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BNP blood tests have uncertain benefits to monitor HF Rx


BNP blood tests have uncertain benefits to monitor HF Rx

Uncertain benefits of BNP blood tests to monitor heart failure treatment

In specialist clinics, using B-type natriuretic peptide (BNP) blood levels to guide treatment in people with chronic heart failure shows promise but did not improve survival for all groups. In this review, the benefit was only seen in patients aged less than 75, who survived an extra 1.5 years on average, and possibly those with poor heart function (reduced ejection fraction). However, there was a reduction in hospital admissions for heart failure for everyone.

BNP is a hormone released from the heart muscle, and higher levels may indicate more severe disease. It is currently used for diagnosis, but its use in monitoring treatment has become the subject of recent research interest.

This research pooled data for 3,074 patients in 13 trials who were randomised to the blood test-guided or symptom-guided therapy and separately studied general practice data for a further 17,095.

The research was limited by the quality of the previous trials, the availability of data and the scarcity of monitored patients in general practice. Furthermore, there was no apparent mechanism found that could explain the small benefit. So, these findings should be regarded as tentative and are not conclusive enough to support a change in practice. Other research is underway that may better define the place for this test.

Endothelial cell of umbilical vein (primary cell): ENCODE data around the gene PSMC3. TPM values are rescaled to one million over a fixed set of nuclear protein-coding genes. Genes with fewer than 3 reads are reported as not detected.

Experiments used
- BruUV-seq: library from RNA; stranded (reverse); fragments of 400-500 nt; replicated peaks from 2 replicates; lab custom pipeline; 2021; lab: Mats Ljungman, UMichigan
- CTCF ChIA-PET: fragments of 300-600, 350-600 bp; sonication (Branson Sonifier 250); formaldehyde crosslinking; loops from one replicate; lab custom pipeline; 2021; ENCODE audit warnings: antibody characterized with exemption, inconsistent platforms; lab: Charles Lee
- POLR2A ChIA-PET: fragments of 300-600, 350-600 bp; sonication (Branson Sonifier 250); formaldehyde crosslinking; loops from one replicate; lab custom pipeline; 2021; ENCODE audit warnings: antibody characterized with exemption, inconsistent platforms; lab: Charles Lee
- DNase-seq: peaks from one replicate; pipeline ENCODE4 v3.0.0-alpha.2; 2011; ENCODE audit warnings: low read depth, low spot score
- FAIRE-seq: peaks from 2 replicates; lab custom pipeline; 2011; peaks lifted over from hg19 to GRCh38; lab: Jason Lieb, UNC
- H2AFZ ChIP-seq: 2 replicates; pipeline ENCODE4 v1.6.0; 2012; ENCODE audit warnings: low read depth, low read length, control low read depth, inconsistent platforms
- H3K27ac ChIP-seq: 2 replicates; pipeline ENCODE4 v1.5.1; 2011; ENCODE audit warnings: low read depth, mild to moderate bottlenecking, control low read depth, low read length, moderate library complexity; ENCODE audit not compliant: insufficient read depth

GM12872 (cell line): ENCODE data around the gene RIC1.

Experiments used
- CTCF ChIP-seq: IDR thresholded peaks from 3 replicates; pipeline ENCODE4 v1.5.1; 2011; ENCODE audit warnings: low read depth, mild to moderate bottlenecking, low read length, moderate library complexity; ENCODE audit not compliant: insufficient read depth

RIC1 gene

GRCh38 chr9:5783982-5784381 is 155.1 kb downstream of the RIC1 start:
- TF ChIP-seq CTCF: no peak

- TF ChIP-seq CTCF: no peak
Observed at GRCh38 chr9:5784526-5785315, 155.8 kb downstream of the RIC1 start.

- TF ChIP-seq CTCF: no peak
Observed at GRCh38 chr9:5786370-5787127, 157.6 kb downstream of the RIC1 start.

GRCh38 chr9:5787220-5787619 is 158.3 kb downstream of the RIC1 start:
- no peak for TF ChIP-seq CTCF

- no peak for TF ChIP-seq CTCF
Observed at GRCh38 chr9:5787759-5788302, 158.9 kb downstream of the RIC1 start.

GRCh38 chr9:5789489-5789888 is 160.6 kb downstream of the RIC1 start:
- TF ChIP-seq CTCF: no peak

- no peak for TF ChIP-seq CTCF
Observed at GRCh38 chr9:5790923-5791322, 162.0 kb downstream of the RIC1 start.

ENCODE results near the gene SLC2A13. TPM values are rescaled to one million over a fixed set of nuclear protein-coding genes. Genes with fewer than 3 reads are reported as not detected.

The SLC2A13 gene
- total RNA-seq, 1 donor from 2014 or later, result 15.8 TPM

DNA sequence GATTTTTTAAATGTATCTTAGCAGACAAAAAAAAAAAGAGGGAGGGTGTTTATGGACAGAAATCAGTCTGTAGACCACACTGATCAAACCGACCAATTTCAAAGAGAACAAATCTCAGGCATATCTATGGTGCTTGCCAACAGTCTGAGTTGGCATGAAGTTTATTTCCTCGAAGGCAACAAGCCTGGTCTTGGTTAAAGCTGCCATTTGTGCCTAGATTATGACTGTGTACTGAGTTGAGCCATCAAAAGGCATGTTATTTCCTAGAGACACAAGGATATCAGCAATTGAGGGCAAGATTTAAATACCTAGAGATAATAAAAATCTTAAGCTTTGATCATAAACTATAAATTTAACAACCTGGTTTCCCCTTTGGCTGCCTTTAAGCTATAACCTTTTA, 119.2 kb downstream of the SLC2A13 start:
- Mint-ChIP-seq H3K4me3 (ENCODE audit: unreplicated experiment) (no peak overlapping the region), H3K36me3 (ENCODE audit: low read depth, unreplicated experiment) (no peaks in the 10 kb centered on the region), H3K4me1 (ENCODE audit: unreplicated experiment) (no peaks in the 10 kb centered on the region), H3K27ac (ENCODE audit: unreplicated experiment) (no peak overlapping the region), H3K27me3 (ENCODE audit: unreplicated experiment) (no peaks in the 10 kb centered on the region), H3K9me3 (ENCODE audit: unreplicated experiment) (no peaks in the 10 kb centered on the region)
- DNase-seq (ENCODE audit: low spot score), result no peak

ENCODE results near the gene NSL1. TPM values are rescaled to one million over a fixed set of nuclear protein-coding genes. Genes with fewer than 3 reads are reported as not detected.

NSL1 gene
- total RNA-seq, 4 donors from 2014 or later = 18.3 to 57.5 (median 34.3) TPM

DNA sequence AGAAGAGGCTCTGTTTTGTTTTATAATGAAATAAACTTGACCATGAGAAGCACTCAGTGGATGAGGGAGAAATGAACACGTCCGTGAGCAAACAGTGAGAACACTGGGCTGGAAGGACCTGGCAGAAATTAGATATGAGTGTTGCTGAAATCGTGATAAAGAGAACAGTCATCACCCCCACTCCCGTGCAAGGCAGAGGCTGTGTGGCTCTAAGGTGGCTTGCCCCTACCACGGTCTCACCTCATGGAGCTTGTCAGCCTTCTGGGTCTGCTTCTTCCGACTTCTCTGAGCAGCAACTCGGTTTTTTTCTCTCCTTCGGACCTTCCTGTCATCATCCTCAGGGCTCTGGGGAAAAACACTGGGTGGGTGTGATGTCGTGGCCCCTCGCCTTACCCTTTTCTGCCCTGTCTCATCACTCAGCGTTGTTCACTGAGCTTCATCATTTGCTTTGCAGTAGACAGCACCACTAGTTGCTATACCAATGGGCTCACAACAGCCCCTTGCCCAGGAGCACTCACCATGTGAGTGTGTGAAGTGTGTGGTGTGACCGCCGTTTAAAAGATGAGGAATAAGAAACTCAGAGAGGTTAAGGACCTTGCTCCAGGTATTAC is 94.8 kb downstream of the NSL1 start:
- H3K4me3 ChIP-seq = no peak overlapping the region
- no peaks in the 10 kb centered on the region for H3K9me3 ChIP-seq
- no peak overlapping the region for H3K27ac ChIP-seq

Why was this study needed?

Heart failure is a condition where the heart cannot pump blood efficiently enough to meet the needs of the body. It has many causes, commonly, previous heart attack or high blood pressure. The 2010 National Heart Failure Audit estimated that one in 100 people in the UK has heart failure. It has a poor prognosis; around a third of people admitted to hospital with heart failure die within one year. Management currently costs the NHS around £625 million a year. The number of cases is expected to rise with the ageing population.

BNP is released from the heart muscle when it is stretched and under tension. Titrating medication to a pre-defined BNP target is a potential way to optimise treatment. However, it is unclear whether this is better than relying on symptoms alone, particularly in older adults and those with other illnesses.

This programme of work set out to assess the clinical and cost-effectiveness of BNP-guided therapy for people with a new diagnosis of heart failure between January 2007 and March 2013.

What did this study do?

The first part was a systematic review including 13 (non-UK) randomised controlled trials comparing BNP-guided therapy with symptom-based therapy in 3,074 people with heart failure. Five trials had individual patient data available, and most treated to a BNP target. Lack of blinding and variable study methods were common limitations. Younger patients also tended to have poorer heart function, and have fewer other conditions than older patients so may not be representative.